Listening, versatility and a kinder leadership

With Christmas and Epiphany (aka The Festival of the Kings) just behind us and millions of people continuing to celebrate the birth of a religious leader more than two thousand years ago, my thoughts turn to what for me are the essential characteristics of a great leader in the 21st Century.

Many people in the UK appreciated Labour party leader, Jeremy Corbyn’s pledge, on his election two years ago, to bring a different kind of leadership to politics:

“Kinder, more inclusive. Bottom up, not top down. In every community and workplace, not just at Westminster. Real debate, not message discipline. Straight talking. Honest.”

It’s certainly bold. Whether it’s attainable or not is anybody’s guess, but I find his sentiment inspiring and refreshing. Clearly, he represents something that resonates with many people in the UK; ’honest’ is not a word that springs to mind when we think of UK politics and its traditional leaders. Nor is it a word that we have associated with our ‘captains of industry’ in recent years; the banking sector being particularly beleaguered in this regard. 

After some high profile personnel changes in the role following an earlier Libor scandal, the behaviour of Jes ‘client guy’ Staley following his appointment to CEO of Barclays in 2016, along with his financial sector peers, has been under close scrutiny.  Indeed, earlier this year he received a serious reprimand in the form of a fine from his own pocket by the Financial Conduct Authority (FCA) and the Prudential Regulation Authority (PRA) totalling £1.1m, for attempting to uncover the identity of a whistleblower! Hardly keeping to his promise on appointment to be ‘collaborative, not adversarial’.

The ability for  a leader to collaborate is becoming more and more important in our ever-evolving world, led largely by the extraordinary leaps made in communications technology over the past 20 years. Another key (and rare) characteristic of a good leader is active listening.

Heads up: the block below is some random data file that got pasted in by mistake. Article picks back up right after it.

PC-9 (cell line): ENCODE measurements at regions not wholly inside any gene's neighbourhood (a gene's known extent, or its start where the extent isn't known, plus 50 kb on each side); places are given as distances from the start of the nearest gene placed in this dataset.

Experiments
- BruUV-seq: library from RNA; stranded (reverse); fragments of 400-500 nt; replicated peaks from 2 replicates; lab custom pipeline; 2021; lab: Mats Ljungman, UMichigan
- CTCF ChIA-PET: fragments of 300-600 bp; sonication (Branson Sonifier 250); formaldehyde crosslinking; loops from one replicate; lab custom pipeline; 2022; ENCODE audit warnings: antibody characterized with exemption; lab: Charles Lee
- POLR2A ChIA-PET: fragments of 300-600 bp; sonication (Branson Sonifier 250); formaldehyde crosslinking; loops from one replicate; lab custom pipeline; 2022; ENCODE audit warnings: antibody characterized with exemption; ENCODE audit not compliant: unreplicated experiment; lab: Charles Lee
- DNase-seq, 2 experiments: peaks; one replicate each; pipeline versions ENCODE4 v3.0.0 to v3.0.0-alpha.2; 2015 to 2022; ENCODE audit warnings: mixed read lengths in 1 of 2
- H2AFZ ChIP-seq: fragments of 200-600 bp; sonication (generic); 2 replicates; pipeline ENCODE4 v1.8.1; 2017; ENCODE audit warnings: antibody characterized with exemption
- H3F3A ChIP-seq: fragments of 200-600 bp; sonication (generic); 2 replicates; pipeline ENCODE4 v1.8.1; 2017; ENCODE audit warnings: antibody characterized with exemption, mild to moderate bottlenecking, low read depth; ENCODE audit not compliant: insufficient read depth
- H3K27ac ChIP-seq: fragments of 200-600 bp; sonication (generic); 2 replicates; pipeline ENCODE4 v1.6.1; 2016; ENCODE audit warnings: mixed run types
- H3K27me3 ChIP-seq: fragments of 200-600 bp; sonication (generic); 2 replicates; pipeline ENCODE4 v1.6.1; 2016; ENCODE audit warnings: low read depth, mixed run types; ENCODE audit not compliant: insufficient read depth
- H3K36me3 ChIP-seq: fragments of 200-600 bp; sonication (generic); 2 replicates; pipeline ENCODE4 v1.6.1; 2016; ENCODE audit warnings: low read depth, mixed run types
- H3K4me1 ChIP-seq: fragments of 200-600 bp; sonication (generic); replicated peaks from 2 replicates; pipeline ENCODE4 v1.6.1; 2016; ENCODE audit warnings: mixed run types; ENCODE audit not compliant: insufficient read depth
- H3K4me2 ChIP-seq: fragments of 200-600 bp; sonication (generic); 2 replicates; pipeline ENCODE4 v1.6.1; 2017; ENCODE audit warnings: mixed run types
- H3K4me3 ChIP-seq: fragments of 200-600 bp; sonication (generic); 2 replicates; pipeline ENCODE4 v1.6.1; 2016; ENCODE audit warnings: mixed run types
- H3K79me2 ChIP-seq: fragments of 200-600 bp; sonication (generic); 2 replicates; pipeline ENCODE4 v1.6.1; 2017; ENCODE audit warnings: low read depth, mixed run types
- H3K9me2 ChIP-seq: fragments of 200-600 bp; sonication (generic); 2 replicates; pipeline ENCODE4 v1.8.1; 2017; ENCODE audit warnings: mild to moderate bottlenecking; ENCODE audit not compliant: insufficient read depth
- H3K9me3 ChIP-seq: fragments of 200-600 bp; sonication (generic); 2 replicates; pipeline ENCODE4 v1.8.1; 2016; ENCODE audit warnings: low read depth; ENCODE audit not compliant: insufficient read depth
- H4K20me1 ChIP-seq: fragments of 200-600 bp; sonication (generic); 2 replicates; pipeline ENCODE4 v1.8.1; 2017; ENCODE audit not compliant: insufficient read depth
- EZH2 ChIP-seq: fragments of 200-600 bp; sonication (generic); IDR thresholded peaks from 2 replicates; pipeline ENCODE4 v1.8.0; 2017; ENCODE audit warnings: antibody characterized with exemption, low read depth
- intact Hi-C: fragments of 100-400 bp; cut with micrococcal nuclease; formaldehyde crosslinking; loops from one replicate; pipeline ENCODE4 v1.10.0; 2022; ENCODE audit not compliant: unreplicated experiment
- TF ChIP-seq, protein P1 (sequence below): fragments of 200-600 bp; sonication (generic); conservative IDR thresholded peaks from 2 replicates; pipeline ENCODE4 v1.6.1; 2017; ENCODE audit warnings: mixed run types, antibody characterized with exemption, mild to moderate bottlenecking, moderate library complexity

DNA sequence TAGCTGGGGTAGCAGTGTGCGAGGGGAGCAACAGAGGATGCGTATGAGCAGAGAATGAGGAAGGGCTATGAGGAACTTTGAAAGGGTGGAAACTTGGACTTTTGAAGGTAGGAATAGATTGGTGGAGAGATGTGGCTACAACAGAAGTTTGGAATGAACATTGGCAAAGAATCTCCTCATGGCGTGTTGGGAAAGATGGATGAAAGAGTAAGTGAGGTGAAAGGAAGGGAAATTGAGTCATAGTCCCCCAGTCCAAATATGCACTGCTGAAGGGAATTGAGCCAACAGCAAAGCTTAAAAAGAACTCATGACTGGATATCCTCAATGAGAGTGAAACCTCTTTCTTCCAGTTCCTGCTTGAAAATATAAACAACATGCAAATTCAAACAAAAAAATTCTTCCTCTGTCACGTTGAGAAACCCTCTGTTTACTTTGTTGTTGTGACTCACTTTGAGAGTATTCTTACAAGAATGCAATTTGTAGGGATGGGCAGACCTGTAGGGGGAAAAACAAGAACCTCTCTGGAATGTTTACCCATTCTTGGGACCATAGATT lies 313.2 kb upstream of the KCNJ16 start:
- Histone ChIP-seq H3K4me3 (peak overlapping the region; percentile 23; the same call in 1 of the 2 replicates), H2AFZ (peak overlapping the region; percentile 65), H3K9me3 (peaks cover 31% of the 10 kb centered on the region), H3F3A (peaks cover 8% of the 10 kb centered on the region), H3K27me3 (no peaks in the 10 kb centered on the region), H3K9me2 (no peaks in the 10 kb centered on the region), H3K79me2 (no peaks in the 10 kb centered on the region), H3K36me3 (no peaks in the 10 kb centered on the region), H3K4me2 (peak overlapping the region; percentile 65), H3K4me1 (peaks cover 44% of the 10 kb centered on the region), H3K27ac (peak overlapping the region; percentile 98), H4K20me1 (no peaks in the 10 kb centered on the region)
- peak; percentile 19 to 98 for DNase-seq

Katie Rae, Managing Director of Boston-based startup accelerator TechStars, refers to it as ‘deep listening’ (though respected executive coach and author Julie Starr distinguishes active listening from deep listening).  As a successful investor and influential business leader, Rae feels this level of listening is one of the most important and useful leadership skills to learn.

In an interview with Fast Company, she said: ”As teams get bigger, I have to be very careful about the advice I give. If the founders ask me, I tell them my opinion, but as teams get bigger, the more I really have to listen.”

”You lead with much more true confidence when you understand how people around you—whether they agree or disagree with your decision—will react.”

Which brings me to versatility, another key trait of a 21st Century leader. You may be familiar with Tracom’s ‘Social Styles’. You may even have had an assessment and observed how people with different styles interact and behave with each other within a team and across departments.